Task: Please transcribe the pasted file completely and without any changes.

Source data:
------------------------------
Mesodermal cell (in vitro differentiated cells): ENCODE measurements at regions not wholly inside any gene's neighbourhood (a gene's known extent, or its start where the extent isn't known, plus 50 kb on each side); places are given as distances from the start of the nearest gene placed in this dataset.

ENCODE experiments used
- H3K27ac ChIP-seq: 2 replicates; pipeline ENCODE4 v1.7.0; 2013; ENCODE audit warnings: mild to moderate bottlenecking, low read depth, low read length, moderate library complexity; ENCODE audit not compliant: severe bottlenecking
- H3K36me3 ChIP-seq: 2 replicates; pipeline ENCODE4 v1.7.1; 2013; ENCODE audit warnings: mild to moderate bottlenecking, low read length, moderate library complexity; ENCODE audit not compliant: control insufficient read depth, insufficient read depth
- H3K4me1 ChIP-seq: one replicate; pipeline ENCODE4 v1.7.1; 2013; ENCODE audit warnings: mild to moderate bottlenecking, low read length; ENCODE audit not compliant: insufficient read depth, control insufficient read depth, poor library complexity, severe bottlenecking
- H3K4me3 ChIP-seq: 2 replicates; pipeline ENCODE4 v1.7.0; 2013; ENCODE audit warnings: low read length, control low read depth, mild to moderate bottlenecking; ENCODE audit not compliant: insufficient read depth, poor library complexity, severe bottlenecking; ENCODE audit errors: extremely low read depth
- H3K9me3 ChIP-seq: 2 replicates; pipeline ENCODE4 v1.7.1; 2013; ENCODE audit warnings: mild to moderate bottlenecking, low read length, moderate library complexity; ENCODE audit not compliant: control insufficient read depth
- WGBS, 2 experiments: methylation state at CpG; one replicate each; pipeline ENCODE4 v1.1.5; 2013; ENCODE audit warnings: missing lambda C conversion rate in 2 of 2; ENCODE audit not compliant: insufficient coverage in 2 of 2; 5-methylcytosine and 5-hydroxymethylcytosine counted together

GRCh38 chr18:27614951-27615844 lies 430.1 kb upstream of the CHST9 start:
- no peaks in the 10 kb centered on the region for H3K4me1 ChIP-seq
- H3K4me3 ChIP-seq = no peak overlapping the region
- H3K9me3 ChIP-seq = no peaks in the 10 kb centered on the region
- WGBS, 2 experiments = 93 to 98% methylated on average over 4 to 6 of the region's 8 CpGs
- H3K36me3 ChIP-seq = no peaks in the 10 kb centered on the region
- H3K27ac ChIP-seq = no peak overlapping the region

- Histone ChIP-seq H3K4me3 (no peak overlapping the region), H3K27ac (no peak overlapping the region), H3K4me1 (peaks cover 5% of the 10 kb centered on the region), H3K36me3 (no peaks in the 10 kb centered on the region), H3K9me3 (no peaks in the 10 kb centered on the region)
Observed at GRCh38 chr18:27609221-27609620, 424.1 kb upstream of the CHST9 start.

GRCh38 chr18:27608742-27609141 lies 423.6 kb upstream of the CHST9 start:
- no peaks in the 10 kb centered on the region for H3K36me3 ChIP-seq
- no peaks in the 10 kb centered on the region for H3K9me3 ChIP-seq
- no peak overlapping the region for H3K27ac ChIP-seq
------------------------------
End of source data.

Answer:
Mesodermal cell (in vitro differentiated cells): ENCODE measurements at regions not wholly inside any gene's neighbourhood (a gene's known extent, or its start where the extent isn't known, plus 50 kb on each side); places are given as distances from the start of the nearest gene placed in this dataset.

ENCODE experiments used
- H3K27ac ChIP-seq: 2 replicates; pipeline ENCODE4 v1.7.0; 2013; ENCODE audit warnings: mild to moderate bottlenecking, low read depth, low read length, moderate library complexity; ENCODE audit not compliant: severe bottlenecking
- H3K36me3 ChIP-seq: 2 replicates; pipeline ENCODE4 v1.7.1; 2013; ENCODE audit warnings: mild to moderate bottlenecking, low read length, moderate library complexity; ENCODE audit not compliant: control insufficient read depth, insufficient read depth
- H3K4me1 ChIP-seq: one replicate; pipeline ENCODE4 v1.7.1; 2013; ENCODE audit warnings: mild to moderate bottlenecking, low read length; ENCODE audit not compliant: insufficient read depth, control insufficient read depth, poor library complexity, severe bottlenecking
- H3K4me3 ChIP-seq: 2 replicates; pipeline ENCODE4 v1.7.0; 2013; ENCODE audit warnings: low read length, control low read depth, mild to moderate bottlenecking; ENCODE audit not compliant: insufficient read depth, poor library complexity, severe bottlenecking; ENCODE audit errors: extremely low read depth
- H3K9me3 ChIP-seq: 2 replicates; pipeline ENCODE4 v1.7.1; 2013; ENCODE audit warnings: mild to moderate bottlenecking, low read length, moderate library complexity; ENCODE audit not compliant: control insufficient read depth
- WGBS, 2 experiments: methylation state at CpG; one replicate each; pipeline ENCODE4 v1.1.5; 2013; ENCODE audit warnings: missing lambda C conversion rate in 2 of 2; ENCODE audit not compliant: insufficient coverage in 2 of 2; 5-methylcytosine and 5-hydroxymethylcytosine counted together

GRCh38 chr18:27614951-27615844 lies 430.1 kb upstream of the CHST9 start:
- no peaks in the 10 kb centered on the region for H3K4me1 ChIP-seq
- H3K4me3 ChIP-seq = no peak overlapping the region
- H3K9me3 ChIP-seq = no peaks in the 10 kb centered on the region
- WGBS, 2 experiments = 93 to 98% methylated on average over 4 to 6 of the region's 8 CpGs
- H3K36me3 ChIP-seq = no peaks in the 10 kb centered on the region
- H3K27ac ChIP-seq = no peak overlapping the region

- Histone ChIP-seq H3K4me3 (no peak overlapping the region), H3K27ac (no peak overlapping the region), H3K4me1 (peaks cover 5% of the 10 kb centered on the region), H3K36me3 (no peaks in the 10 kb centered on the region), H3K9me3 (no peaks in the 10 kb centered on the region)
Observed at GRCh38 chr18:27609221-27609620, 424.1 kb upstream of the CHST9 start.

GRCh38 chr18:27608742-27609141 lies 423.6 kb upstream of the CHST9 start:
- no peaks in the 10 kb centered on the region for H3K36me3 ChIP-seq
- no peaks in the 10 kb centered on the region for H3K9me3 ChIP-seq
- no peak overlapping the region for H3K27ac ChIP-seq